Person? No. Object? No. Place? No. Feeling? No.
The left corner of my mouth dropped off to the side, morphed my pursed lips into a crooked curve, and scrunched my chin to dot it. A question mark. Big eyes ran from the empty lines of my white paper, searching faces to find solice in someone else's question-mark-lips. I thought Mr. Heidkamp was kidding.The possibilities seemed endless.
Ring. Ring. Two minutes gone. Is your word silence? No.
I spent two minutes asking questions but worked my way no closer to a correct guess. All I was really sure of was that the word was something. It was not Nothing.
Categorization acted as the premise of the mode of communication that we experimented with in class today. It was my immediate instinct to find categories that the word I was searching for could be placed in. The problem was that the word - cold (the sickness) - did not really, truly, 100% fall in any of the basic categories that came to mind. Emma #2 glanced at her hands tentatively, rocked in her chair - little left, little right. She had no "Sort Of" hand. She couldn't explain the answers that she was giving. I was sent on a wild goose chase of obscurities.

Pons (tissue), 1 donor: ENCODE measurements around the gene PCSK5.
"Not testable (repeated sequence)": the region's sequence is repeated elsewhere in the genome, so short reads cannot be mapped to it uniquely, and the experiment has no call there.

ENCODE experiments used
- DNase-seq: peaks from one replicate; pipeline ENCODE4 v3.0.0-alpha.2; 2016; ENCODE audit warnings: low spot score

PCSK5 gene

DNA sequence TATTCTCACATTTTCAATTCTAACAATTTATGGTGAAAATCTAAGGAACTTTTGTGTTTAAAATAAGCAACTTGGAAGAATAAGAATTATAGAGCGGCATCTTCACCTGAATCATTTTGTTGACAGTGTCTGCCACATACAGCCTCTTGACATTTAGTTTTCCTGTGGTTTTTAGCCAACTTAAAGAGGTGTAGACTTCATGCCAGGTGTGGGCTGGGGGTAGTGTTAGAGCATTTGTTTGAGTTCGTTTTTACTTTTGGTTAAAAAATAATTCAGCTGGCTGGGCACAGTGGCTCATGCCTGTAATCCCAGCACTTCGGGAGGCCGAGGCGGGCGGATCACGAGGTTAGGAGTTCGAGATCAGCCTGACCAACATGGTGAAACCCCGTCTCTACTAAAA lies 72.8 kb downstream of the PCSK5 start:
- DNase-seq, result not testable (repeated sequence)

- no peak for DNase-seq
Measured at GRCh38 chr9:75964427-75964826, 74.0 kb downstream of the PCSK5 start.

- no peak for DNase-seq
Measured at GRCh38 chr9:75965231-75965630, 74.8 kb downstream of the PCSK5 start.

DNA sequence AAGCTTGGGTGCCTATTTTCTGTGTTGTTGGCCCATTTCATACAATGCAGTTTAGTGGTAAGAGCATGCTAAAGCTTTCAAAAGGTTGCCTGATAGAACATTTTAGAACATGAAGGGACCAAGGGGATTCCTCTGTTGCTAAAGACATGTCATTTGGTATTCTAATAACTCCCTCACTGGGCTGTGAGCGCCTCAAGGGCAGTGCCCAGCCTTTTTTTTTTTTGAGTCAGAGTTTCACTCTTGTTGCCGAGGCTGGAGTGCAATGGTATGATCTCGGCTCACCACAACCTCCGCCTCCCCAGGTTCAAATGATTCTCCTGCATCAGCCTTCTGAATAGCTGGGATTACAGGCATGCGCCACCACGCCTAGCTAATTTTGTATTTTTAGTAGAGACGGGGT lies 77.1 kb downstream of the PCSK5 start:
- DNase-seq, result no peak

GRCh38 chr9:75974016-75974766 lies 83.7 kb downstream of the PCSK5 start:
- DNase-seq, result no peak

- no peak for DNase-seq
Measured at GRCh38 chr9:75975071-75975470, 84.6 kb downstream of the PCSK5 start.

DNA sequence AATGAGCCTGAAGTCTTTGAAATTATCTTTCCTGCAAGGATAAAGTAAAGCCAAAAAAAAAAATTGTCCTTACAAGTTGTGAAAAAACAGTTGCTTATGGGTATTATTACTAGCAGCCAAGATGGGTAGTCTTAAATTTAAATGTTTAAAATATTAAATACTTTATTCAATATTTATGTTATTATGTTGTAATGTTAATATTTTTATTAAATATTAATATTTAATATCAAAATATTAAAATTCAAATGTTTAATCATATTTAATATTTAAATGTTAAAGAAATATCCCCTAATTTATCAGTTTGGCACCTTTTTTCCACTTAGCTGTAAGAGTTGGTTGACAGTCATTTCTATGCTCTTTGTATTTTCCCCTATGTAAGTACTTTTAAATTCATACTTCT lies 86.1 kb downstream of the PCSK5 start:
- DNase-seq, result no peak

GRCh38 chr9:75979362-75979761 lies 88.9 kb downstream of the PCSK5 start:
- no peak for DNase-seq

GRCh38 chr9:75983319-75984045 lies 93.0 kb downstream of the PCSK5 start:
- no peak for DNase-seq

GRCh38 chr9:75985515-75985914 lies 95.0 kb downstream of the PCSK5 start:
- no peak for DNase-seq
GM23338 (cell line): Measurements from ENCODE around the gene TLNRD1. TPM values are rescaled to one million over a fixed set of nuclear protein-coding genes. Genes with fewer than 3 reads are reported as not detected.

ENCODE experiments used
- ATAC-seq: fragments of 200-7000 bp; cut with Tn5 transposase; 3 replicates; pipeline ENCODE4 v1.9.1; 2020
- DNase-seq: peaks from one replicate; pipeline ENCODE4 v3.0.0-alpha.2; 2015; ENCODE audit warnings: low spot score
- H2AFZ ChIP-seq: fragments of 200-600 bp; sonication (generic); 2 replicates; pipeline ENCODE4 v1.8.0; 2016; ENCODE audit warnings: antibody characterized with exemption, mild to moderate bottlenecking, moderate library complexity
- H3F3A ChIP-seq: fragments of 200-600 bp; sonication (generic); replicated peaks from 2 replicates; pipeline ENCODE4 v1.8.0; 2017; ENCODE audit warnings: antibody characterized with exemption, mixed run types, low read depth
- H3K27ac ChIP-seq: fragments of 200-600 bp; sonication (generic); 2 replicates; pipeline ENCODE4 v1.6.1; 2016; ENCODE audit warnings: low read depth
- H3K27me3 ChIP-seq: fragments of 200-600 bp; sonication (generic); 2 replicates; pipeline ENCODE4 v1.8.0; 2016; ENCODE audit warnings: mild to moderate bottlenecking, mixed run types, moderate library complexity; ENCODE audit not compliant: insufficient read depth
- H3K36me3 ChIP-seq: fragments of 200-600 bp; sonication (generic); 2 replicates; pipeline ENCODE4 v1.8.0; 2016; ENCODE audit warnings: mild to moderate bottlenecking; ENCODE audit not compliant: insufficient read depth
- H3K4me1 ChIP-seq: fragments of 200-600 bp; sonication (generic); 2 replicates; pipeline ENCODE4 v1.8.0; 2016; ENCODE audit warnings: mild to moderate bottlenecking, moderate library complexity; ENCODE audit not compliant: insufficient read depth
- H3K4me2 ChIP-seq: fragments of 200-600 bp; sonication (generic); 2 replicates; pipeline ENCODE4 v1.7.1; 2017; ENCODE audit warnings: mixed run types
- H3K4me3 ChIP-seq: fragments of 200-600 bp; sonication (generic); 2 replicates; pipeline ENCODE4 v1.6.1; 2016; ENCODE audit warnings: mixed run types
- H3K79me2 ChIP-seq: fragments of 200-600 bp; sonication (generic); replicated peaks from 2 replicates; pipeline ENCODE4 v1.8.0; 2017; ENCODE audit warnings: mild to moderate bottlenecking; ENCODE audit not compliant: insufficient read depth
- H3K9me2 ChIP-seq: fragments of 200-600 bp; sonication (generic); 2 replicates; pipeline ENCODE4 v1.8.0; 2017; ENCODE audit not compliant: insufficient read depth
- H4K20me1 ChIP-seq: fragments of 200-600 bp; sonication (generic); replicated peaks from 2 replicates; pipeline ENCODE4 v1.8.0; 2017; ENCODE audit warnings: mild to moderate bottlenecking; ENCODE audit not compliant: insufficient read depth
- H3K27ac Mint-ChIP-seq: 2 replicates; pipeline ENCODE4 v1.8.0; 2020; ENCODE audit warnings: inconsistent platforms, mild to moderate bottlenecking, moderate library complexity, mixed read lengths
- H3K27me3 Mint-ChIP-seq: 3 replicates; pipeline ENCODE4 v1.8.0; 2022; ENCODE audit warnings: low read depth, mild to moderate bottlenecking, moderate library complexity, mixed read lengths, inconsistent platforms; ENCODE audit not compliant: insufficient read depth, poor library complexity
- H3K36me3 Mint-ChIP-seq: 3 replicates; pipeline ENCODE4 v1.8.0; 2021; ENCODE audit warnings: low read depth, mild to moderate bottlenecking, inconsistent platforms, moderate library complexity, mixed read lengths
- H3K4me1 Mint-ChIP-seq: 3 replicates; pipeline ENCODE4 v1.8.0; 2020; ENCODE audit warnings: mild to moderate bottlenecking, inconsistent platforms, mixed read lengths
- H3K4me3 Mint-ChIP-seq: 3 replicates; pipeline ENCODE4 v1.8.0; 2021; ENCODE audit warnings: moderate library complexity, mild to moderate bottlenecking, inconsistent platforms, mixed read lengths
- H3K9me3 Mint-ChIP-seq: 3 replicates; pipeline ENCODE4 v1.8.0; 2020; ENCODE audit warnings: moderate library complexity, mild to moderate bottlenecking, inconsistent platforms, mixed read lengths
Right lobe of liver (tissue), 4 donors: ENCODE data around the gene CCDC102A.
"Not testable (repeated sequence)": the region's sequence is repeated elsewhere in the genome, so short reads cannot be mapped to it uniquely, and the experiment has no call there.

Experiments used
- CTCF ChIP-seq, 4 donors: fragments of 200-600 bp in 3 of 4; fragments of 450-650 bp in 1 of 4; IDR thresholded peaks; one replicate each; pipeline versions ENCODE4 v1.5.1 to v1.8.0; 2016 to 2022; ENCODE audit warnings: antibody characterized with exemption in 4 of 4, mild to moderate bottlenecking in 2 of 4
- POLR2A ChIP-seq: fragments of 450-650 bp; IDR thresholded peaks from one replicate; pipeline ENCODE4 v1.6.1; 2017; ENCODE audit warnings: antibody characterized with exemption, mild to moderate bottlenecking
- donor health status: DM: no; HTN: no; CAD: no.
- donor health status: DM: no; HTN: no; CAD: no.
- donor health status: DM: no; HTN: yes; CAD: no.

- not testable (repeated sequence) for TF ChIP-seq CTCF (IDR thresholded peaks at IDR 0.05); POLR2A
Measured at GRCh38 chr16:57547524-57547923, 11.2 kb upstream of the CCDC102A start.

For just two minutes, we lived the life of Thomas Schell. We spent two minutes communicating and got no where. In the novel, Extermely Loud and Incredibly Close, Thomas lives life explanationless. He has been forced into a life that leaves him unable to explain all of the "Sort Of." It seems that because he is unable to convey thourough explanations, those around him can never really know him. "I've tried in my own way to explain myself, but when I think of your mother's life story, I know that I haven't explained a thing, she and I are no different, I've been writing Nothing, too" (132).
It's strange. Thomas comes to the conclusion that he writes Nothing. The one thing that I was sure of at the end of our "game" was that the word I was searching for was Not Nothing.